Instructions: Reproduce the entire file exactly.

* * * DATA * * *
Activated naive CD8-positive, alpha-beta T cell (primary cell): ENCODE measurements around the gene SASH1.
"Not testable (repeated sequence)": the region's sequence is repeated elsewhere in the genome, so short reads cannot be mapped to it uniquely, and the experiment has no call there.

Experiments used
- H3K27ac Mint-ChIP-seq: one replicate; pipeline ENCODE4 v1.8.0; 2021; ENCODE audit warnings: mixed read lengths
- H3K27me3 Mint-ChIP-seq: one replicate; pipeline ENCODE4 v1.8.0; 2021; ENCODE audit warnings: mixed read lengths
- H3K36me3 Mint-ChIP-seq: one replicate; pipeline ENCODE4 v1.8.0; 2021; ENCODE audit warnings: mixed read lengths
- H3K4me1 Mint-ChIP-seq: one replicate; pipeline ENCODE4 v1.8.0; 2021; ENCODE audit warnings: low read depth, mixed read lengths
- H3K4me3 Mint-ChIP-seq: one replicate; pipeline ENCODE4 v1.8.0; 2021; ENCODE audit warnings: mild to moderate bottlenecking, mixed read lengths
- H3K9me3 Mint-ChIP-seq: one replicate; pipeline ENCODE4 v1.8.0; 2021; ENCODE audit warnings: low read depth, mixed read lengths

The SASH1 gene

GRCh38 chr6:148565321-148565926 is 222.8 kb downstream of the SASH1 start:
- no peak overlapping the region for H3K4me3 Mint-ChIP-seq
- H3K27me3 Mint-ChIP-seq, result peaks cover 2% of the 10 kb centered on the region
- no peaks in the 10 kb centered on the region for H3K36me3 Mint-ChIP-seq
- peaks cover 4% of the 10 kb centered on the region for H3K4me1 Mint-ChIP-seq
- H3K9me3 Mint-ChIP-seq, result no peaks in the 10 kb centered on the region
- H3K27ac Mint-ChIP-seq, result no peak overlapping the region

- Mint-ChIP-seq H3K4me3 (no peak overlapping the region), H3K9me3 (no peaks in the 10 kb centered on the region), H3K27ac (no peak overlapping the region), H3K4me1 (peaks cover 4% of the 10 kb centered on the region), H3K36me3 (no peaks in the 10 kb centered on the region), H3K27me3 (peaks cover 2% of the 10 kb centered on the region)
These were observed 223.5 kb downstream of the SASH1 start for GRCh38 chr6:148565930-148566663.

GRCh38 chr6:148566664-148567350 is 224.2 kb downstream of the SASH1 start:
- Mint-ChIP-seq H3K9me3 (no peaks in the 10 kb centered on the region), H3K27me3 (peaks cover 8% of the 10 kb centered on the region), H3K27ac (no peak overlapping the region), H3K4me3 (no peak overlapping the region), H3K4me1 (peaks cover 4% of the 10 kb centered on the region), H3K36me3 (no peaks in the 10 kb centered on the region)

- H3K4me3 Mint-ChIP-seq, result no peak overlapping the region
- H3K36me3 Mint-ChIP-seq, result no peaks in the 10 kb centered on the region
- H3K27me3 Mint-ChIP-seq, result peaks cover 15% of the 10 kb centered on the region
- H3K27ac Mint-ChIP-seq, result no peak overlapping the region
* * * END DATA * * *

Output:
Activated naive CD8-positive, alpha-beta T cell (primary cell): ENCODE measurements around the gene SASH1.
"Not testable (repeated sequence)": the region's sequence is repeated elsewhere in the genome, so short reads cannot be mapped to it uniquely, and the experiment has no call there.

Experiments used
- H3K27ac Mint-ChIP-seq: one replicate; pipeline ENCODE4 v1.8.0; 2021; ENCODE audit warnings: mixed read lengths
- H3K27me3 Mint-ChIP-seq: one replicate; pipeline ENCODE4 v1.8.0; 2021; ENCODE audit warnings: mixed read lengths
- H3K36me3 Mint-ChIP-seq: one replicate; pipeline ENCODE4 v1.8.0; 2021; ENCODE audit warnings: mixed read lengths
- H3K4me1 Mint-ChIP-seq: one replicate; pipeline ENCODE4 v1.8.0; 2021; ENCODE audit warnings: low read depth, mixed read lengths
- H3K4me3 Mint-ChIP-seq: one replicate; pipeline ENCODE4 v1.8.0; 2021; ENCODE audit warnings: mild to moderate bottlenecking, mixed read lengths
- H3K9me3 Mint-ChIP-seq: one replicate; pipeline ENCODE4 v1.8.0; 2021; ENCODE audit warnings: low read depth, mixed read lengths

The SASH1 gene

GRCh38 chr6:148565321-148565926 is 222.8 kb downstream of the SASH1 start:
- no peak overlapping the region for H3K4me3 Mint-ChIP-seq
- H3K27me3 Mint-ChIP-seq, result peaks cover 2% of the 10 kb centered on the region
- no peaks in the 10 kb centered on the region for H3K36me3 Mint-ChIP-seq
- peaks cover 4% of the 10 kb centered on the region for H3K4me1 Mint-ChIP-seq
- H3K9me3 Mint-ChIP-seq, result no peaks in the 10 kb centered on the region
- H3K27ac Mint-ChIP-seq, result no peak overlapping the region

- Mint-ChIP-seq H3K4me3 (no peak overlapping the region), H3K9me3 (no peaks in the 10 kb centered on the region), H3K27ac (no peak overlapping the region), H3K4me1 (peaks cover 4% of the 10 kb centered on the region), H3K36me3 (no peaks in the 10 kb centered on the region), H3K27me3 (peaks cover 2% of the 10 kb centered on the region)
These were observed 223.5 kb downstream of the SASH1 start for GRCh38 chr6:148565930-148566663.

GRCh38 chr6:148566664-148567350 is 224.2 kb downstream of the SASH1 start:
- Mint-ChIP-seq H3K9me3 (no peaks in the 10 kb centered on the region), H3K27me3 (peaks cover 8% of the 10 kb centered on the region), H3K27ac (no peak overlapping the region), H3K4me3 (no peak overlapping the region), H3K4me1 (peaks cover 4% of the 10 kb centered on the region), H3K36me3 (no peaks in the 10 kb centered on the region)

- H3K4me3 Mint-ChIP-seq, result no peak overlapping the region
- H3K36me3 Mint-ChIP-seq, result no peaks in the 10 kb centered on the region
- H3K27me3 Mint-ChIP-seq, result peaks cover 15% of the 10 kb centered on the region
- H3K27ac Mint-ChIP-seq, result no peak overlapping the region